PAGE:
Efficiency in government is often measured by looking at budget variances, but government budgets serve many purposes beside cost estimating: they are political scorecards, aspirational expressions of policy aims, tools of foreign policy, social contracts, etc. They serve as poor benchmarks.

Government is (well...should be) in the business of providing public goods, not private goods. The economic differences are well known to the readers of this blog.

Perhaps most importantly, there is no residual ownership interest with a stake in government efficiency. If a corporation goes bust, the owners have a residual interest. It is the Shareholder's Equity part of the balance sheet. That interest is measurable and capable of being exchanged. The government's balance sheet has no logical equivalent. What a company earns, it keeps or distributes to owners. No such mechanism exists with government. There is no "saving" in government; there is only reallocation.


As an aside, I notice that Robert Murphy's article primarily addresses government's role in managing common pool resources. I was surprised he does not cite the work of Eleanor Ostrom with respect to those mechanisms that can achieve positive outcomes, specifically in the domains of water supplies and fishing. See "Rules, Games, & Common Pool Resources" by Ostrom, Gardner & Walker.

Thomas DeMeo writes:

This idea of hidden knowledge is badly oversold.

Far and away, the biggest obstacle to government efficiency is the democratic process of decision making itself. To obtain majority consent, things are agreed to that are inherently inefficient.

Almost all of individual actors would know how to do better if they were allowed unilateral control.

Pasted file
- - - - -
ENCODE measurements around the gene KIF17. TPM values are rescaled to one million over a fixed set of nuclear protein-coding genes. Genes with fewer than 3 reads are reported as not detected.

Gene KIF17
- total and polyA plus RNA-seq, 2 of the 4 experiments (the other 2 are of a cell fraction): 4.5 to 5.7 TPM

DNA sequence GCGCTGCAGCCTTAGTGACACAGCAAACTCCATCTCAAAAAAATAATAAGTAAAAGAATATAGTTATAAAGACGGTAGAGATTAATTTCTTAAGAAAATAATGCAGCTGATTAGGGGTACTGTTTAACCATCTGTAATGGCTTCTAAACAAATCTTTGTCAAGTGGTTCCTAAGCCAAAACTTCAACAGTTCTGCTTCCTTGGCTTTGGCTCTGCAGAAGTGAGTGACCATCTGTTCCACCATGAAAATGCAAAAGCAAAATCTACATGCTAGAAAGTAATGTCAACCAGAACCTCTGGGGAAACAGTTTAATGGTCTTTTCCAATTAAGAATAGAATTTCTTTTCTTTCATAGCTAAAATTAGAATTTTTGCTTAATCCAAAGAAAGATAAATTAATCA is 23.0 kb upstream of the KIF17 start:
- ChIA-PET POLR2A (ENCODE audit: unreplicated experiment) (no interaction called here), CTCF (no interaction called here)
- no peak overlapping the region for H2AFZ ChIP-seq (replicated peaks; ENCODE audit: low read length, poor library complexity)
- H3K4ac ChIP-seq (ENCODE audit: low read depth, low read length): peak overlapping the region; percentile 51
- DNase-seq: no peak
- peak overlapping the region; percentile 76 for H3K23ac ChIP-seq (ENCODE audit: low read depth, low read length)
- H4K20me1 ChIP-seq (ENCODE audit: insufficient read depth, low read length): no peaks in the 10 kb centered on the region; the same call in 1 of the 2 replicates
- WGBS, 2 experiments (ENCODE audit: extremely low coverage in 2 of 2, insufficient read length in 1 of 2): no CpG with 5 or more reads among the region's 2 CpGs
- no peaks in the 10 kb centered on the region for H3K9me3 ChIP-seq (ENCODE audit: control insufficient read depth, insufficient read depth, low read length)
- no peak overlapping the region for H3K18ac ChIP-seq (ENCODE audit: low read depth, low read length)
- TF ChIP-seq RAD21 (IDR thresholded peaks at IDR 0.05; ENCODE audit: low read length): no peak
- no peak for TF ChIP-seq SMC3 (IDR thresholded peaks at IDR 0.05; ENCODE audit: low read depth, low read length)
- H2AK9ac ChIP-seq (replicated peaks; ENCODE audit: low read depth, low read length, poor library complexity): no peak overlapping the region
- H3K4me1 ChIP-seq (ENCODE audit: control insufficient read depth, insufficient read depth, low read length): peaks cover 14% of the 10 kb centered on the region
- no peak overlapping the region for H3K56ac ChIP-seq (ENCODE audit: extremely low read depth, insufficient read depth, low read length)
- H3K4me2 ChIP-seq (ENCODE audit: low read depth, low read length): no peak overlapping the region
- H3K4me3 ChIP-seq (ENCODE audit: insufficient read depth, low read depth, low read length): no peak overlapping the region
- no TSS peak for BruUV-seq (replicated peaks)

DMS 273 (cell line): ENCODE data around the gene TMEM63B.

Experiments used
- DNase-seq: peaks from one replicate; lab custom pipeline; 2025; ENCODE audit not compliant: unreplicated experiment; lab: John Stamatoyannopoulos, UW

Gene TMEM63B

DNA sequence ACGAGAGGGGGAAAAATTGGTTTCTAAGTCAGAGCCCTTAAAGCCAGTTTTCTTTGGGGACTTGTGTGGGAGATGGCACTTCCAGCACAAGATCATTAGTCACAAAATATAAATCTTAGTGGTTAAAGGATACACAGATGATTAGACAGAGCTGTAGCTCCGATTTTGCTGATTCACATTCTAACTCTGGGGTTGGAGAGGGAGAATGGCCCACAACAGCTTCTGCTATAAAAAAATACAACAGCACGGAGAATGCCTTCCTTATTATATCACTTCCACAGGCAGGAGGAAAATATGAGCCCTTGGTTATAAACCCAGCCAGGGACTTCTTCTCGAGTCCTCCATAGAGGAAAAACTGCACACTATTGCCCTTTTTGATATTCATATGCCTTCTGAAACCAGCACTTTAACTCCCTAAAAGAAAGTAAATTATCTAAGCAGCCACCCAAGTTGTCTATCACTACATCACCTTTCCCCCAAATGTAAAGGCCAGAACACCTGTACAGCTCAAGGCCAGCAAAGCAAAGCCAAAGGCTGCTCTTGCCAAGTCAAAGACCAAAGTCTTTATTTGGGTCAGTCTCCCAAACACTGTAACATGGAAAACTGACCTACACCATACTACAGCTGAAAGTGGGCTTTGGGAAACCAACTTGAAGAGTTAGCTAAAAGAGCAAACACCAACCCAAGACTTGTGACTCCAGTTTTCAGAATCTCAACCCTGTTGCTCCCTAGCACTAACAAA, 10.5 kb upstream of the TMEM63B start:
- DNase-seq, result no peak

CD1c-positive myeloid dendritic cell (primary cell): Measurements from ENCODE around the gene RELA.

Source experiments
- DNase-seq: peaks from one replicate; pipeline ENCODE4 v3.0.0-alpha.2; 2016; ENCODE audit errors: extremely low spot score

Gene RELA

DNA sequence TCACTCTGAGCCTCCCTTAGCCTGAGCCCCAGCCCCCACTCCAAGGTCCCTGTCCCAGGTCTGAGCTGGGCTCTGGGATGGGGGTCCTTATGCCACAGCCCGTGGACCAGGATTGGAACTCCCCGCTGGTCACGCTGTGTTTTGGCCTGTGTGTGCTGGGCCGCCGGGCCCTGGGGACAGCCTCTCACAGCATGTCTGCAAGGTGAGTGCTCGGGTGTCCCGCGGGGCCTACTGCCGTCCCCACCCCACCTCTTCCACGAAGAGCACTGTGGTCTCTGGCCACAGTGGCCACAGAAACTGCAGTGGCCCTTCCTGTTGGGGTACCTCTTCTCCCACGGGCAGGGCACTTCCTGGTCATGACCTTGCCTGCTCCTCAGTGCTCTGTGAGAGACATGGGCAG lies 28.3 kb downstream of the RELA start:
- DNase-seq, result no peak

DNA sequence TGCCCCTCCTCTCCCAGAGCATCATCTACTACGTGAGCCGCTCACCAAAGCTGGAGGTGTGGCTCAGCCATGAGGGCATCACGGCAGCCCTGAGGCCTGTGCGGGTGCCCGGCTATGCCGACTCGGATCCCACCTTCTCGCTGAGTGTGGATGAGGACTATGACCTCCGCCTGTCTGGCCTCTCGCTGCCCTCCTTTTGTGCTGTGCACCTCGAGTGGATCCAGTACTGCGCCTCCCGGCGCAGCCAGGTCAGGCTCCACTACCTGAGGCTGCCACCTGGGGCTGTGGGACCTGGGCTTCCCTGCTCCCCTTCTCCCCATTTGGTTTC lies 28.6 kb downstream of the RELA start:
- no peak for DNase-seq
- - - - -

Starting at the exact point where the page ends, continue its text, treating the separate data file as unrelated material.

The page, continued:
MingoV writes:

Government cannot run like a business, but it could transfer many of its functions to businesses.

Pajser writes:

Title "Why Government Doesn't—and Can't—Manage Resources Like a Private Business" suggests that project organized by state cannot be efficient. Ever. However, price and performance of Cuban health system proves that state can build large and efficient projects. The number of efficient projects is described on net. For instance, Odeck concludes "Albeit public bus companies turned out to be more efficient than their private counterparts on average, a finding contradicting the property rights hypothesis, the difference is quite small and statistically insignificant."

In article, Murphy really doesn't argue that state cannot be efficient. He only lists the reasons why state projects are likely inefficient and some case studies. The socialist can live with that; social technology applied in successful state projects can be applied broadly.

James writes:

Pajser: Nothing here suggests that government programs cannot ever be efficient. You are arguing with an opinion no one expressed.

But cheer up because you don't need socialism to get the outcomes of the Cuban health care system. Just find some like minded people and pool your resources. Find the people who you think ought to be running government health enterprises. Pay them out of your own income to do whatever you think they would be doing in those enterprises. Most important, make sure that you use the same data collection techniques that are used in Cuba. As a bonus, you can quit participating at any time if you change your mind and no one will kill you and punish your family for counterrevolutionary activities.

Enial Cattesi writes:

@Thomas DeMeo:

Far and away, the biggest obstacle to government efficiency is the democratic process of decision making itself. To obtain majority consent, things are agreed to that are inherently inefficient.

There are some papers from Stigler and Gary Becker which argue that, due to democracy, the government's expenditures are efficient. And price controls ... And taxes ... And laws ...

Enial Cattesi writes:


However, price and performance of Cuban health system proves that state can build large and efficient projects.

And the Soviet Union was about the outgrow US in five years for fifty years.

Eleanor Ostrom's work is not that good actually. The conclusion of her successful case studies was that private property is the secret ingredient, but, for some reason, they shy away from it.

Phil writes:

@ Enial Cattesi: Her work was good enough for a Nobel Prize.

Enial Cattesi writes:

And your point is? Looking at the list of Nobel winner (I am one of the guyes who doesn't think there is such a thing as a Nobel prize in economics, but even if there was, so what?), including this years's crop, it is hardly something to be proud of.

Rick writes: